It’s important to give children space to consider options on their own. Of course, we can advise them, but ultimately, we want to encourage our children to be independent thinkers with their own confident opinions.
Sheltering from failure
It can be tempting to step in and “rescue” your kid from a bad grade or injured ego. That said, having your child’s teacher on speed dial may be indicative of a bigger parenting problem.
Kids are resilient, but only if we give them the opportunity to rebound. Success is great, but kids won’t truly thrive until they learn to overcome day-to-day failures.
Overreacting to failures
If you’re enraged over the sporadic bad grade or dismayed when your child gets rejected from an opportunity, you need to take a deep breath and be like Elsa — let it go. Overreacting to occasional failures is not helping you or your child adapt and grow.
Fear of injury
If you warn your child to watch their fingers every time they shut a cabinet door or gasp when they occasionally trip over their own two feet, you’re (understandably) worried about their safety.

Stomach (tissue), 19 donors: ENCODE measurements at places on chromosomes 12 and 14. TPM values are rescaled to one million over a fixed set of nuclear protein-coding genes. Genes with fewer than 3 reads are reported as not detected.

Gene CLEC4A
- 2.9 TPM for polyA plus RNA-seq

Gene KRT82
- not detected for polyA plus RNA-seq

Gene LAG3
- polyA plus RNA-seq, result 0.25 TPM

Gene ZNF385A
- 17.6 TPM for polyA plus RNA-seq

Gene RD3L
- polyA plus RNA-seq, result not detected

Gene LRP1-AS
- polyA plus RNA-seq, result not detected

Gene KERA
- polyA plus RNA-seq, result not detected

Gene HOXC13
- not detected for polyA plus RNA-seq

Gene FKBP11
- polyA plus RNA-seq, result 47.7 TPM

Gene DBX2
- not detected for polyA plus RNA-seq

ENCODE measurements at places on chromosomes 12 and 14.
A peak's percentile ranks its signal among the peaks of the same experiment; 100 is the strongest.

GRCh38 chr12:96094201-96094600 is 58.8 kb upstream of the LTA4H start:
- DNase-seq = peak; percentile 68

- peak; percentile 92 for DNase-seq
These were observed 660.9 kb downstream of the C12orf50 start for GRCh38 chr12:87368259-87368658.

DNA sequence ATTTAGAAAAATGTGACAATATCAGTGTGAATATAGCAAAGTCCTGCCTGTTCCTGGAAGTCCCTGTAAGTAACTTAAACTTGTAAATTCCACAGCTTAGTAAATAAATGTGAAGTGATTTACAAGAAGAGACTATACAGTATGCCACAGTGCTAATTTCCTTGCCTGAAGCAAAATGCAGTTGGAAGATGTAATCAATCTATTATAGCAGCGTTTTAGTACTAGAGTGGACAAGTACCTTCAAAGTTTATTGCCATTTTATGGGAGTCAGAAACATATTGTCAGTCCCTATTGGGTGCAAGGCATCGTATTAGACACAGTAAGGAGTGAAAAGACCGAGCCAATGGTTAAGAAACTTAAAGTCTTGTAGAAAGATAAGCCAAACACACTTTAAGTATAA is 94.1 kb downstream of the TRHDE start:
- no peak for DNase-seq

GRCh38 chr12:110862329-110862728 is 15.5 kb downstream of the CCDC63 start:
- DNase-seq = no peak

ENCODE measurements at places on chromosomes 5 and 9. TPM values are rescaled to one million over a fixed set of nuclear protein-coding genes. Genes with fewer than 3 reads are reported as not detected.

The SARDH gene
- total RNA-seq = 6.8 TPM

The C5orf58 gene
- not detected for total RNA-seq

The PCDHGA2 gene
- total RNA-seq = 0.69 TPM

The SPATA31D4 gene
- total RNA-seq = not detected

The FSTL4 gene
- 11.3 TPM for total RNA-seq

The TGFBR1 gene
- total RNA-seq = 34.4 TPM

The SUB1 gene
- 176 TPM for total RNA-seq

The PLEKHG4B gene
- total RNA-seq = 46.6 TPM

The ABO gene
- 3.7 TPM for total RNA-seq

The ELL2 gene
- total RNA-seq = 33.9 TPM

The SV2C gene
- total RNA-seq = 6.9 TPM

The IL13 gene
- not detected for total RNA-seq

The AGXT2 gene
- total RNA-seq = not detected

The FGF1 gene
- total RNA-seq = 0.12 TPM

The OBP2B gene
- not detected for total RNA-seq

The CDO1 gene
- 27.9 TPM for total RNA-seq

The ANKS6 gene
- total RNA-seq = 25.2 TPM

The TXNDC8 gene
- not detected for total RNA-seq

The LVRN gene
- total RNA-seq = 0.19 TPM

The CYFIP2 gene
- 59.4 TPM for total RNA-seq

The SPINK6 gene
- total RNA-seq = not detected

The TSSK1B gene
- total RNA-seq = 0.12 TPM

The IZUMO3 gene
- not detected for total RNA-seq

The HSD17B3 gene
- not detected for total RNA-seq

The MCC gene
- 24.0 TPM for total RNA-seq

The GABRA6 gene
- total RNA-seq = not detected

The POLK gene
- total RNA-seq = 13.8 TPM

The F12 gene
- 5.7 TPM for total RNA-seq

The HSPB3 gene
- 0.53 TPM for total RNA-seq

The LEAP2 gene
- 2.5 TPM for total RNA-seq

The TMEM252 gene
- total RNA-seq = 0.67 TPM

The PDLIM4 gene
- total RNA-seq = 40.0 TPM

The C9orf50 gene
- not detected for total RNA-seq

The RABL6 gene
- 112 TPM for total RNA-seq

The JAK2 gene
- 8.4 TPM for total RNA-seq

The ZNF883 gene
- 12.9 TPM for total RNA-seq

Certainly, nobody wants a game of tag to end in tears, but trips, spills, and scrapes are a part of childhood. As long as a child isn’t in imminent danger, you should try to bite your tongue from time to time — or the veritable training wheels may never come off.
Intense focus on achievement
If you’re so focused on your child’s accomplishments that you don’t take the time to celebrate them and enjoy the simpler moments, you (and potentially your child) are missing out.
You can schedule tutors and sign your kid up for all of the enrichment activities, but focusing exclusively on academics and measurable achievements could be detrimental to your child’s mental and emotional well-being. We need to let our kids be kids.
Extreme rewards and strict rules
Resorting to outlandish rewards to motivate children and harsh punishments to deter them is another common sign of overprotective parenting.
You want your child to be motivated by their own internal drive and excited by new experiences — not dependent on bribes and fearful of threats.
All parents make mistakes, and it’s standard practice to worry about the potential long-term effects of your decision making. But it needs to be said that there’s no one right way to parent. You have to show yourself grace and kindness in this journey and know that you’re not going to always have the right answers.